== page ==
My personal experience: My personal experience was that I tested negative despite having disruptive symptoms on 6/4, the day after our first positives. My rapid test was negative although I ran fevers, experienced connective tissue pain in my wrists, feet and elbows and felt best when sleeping. I lost my voice to congestion. I’d get up to find juice, tea or water and then quickly be chased by chills and aches back to bed. Despite Theraflu, ibuprofen and lots of fluids, I was uncomfortable unless in bed and asleep. Still, I tested negative.

The next morning, I really did feel a little better. I was able to check on my son, talk with my girls, talk with my mom (who by then was in the Denver airport) and visit my parents in law. They were starting to look better too. Grandmother was now the only one not in quarantine. She was 2 days past her positive test and 6 days past her symptoms start. She ran for juices, take out and cough drops.

Monday late afternoon, I tested positive. It did surprise me to witness the lag of the positive test result compared to onset of symptoms. I wonder how many people test once while sick and then go on with life thinking “it’s just a cold”. Or just not test anymore.

We have read about the higher incidence of false negatives with the antigen rapid tests but I didn’t understand how sick a person could be and still have a false negative.

Lesson learned, you are not COVID negative unless you test at the right time with a PCR test. I’d recommend testing at home several days while sick and isolating because our expectations of the tests are flawed. If I hadn’t had my family’s positive results around me I would have tested once and gone on with this “cold”. I imagine that that’s going on all around us.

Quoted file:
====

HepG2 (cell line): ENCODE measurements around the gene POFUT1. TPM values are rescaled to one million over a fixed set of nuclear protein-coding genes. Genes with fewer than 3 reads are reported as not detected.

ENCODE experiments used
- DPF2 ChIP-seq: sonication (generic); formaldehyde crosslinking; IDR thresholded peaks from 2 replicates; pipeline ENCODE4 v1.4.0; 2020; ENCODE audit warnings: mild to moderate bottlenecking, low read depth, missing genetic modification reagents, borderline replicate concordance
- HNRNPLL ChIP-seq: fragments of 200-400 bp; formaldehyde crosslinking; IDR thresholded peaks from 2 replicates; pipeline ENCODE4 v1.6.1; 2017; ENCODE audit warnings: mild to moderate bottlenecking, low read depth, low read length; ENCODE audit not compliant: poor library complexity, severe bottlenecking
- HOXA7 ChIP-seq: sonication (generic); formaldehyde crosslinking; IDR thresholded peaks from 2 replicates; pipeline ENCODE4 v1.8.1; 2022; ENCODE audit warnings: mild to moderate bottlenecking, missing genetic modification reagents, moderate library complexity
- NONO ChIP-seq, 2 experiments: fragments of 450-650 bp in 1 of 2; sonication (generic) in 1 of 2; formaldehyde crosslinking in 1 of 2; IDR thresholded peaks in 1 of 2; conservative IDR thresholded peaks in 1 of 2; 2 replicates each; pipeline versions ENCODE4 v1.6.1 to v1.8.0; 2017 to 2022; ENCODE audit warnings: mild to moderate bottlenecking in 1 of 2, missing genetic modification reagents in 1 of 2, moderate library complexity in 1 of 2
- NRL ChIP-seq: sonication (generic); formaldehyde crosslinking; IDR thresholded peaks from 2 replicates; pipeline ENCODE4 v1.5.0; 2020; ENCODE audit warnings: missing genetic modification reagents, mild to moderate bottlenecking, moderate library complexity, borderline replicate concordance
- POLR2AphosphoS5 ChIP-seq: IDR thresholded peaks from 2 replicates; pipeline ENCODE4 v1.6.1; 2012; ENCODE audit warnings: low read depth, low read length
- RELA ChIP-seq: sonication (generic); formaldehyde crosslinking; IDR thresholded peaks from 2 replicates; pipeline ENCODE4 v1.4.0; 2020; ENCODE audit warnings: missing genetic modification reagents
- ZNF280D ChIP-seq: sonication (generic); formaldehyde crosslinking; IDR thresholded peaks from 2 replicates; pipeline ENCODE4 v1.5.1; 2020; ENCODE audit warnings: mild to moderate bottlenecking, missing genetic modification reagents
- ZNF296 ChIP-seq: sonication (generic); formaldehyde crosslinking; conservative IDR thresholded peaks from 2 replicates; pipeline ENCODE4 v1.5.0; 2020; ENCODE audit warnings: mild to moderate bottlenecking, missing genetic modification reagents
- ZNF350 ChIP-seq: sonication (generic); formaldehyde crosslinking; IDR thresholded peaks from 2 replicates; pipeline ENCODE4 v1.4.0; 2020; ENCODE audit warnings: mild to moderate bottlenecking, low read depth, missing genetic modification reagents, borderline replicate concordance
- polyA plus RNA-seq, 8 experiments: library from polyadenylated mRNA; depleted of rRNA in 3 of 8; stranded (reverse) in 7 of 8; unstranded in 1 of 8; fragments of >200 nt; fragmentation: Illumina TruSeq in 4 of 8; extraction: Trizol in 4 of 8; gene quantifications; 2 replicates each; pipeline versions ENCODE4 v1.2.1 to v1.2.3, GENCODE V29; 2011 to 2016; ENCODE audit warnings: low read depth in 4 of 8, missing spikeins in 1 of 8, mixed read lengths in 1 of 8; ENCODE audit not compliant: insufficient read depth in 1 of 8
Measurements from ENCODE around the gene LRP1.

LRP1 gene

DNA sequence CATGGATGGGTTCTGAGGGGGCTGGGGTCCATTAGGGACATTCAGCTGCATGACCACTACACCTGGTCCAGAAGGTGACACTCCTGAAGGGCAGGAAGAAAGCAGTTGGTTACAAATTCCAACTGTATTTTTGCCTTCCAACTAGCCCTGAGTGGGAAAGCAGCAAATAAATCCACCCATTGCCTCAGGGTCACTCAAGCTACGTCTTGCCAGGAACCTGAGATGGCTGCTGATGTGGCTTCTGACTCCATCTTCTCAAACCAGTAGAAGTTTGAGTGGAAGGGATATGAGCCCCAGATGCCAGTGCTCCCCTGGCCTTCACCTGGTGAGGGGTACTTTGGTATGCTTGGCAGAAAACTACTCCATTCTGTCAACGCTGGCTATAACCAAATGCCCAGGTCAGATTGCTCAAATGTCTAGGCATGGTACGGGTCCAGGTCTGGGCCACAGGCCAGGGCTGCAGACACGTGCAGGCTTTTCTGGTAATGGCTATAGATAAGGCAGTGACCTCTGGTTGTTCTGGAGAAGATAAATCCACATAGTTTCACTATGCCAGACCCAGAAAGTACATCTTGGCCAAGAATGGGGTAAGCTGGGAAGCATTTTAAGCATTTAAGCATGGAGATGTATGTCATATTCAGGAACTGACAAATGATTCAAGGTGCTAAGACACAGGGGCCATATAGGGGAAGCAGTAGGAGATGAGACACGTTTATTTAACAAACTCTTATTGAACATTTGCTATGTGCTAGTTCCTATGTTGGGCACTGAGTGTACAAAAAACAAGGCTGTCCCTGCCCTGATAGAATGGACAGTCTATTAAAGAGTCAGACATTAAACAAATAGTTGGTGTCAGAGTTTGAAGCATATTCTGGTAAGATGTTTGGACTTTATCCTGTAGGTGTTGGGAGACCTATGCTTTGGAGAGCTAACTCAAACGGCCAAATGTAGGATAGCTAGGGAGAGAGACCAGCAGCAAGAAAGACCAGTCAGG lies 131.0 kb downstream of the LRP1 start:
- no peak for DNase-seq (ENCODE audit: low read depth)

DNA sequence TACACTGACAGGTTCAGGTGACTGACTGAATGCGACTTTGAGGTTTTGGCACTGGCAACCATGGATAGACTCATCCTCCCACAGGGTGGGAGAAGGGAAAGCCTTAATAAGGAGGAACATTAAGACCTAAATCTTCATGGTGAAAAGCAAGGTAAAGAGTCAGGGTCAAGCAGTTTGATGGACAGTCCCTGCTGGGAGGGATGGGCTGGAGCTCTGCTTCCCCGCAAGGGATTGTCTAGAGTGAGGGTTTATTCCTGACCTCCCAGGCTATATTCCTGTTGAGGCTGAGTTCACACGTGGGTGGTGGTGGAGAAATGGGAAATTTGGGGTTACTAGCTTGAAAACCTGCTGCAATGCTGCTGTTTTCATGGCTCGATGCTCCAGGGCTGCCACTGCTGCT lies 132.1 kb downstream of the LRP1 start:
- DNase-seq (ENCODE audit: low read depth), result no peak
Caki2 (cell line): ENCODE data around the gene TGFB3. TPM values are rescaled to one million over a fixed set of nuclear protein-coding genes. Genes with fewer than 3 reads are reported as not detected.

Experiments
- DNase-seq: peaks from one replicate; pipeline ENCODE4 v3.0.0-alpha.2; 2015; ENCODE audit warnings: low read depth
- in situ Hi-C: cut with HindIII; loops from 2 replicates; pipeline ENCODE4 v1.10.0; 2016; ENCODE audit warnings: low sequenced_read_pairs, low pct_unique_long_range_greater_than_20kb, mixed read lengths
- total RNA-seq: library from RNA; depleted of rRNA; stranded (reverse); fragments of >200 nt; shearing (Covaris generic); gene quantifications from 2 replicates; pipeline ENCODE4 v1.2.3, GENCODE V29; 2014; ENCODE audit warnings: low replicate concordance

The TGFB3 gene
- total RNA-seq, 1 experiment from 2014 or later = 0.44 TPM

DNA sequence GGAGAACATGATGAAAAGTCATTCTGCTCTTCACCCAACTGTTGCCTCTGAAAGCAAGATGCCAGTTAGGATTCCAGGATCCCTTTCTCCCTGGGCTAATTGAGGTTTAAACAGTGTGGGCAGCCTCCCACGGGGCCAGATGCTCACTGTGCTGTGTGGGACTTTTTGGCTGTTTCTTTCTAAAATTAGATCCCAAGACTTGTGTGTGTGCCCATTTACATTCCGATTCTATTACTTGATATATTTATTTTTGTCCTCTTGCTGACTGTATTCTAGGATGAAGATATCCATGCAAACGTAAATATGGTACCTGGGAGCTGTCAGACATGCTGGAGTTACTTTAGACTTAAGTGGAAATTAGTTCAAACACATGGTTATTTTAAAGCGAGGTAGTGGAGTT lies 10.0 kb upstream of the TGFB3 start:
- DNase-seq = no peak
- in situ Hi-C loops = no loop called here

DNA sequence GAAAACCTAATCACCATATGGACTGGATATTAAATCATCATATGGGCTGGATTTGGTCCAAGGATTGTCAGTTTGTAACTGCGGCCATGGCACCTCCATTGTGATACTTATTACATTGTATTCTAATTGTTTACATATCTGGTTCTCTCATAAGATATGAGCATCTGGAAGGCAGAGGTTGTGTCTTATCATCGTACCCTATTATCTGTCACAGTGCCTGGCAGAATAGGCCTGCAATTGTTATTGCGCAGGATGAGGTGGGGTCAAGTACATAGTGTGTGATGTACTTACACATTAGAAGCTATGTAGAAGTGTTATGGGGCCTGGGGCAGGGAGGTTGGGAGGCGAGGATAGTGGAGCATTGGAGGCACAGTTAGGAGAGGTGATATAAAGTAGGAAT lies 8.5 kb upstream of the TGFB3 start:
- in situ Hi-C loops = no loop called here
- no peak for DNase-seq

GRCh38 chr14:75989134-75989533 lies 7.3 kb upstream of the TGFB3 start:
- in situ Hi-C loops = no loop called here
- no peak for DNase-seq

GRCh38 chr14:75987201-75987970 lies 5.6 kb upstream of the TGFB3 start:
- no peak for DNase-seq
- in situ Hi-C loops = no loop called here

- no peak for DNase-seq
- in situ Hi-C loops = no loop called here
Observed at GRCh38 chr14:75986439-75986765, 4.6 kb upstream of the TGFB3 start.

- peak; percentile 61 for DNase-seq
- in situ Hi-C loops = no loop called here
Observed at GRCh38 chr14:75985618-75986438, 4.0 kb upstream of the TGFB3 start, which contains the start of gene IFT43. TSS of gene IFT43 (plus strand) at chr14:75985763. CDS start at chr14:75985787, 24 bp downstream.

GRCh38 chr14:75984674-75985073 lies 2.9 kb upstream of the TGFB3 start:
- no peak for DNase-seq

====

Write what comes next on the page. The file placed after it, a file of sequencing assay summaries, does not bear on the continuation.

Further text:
How we got our tests: After Grandma tested positive on Friday, we used all of the tests we had in the house to test the family. The next day, my father in law and I went to Walgreens to pick up 8 tests for each of us, free through our insurance. I was also able to grab 8 through my husband’s insurance.

An exposure of 9 people eats a lot of tests. None of us have pursued getting the pcr test. That would be the correct test for our exposed asymptomatic family. There is a sentiment that enough effort has been taken and making an appointment is asking too much. This is pandemic fatigue.

We have had a family conference and will postpone our leave to South America by a couple months. There are just too many details to throw together before July 1st. We need more time in Montana. Besides, it’s just so beautiful.

Best to all of you and word to the wise, we are still in this pandemic. Hoping that as this virus circulates we all get to avoid more severe illness. Be outside in the open air and enjoy. Consider wearing masks when indoors in public places, we are still in this spread. And for sure, we as a community are feeling less willing to sacrifice staying home for “just a cold”.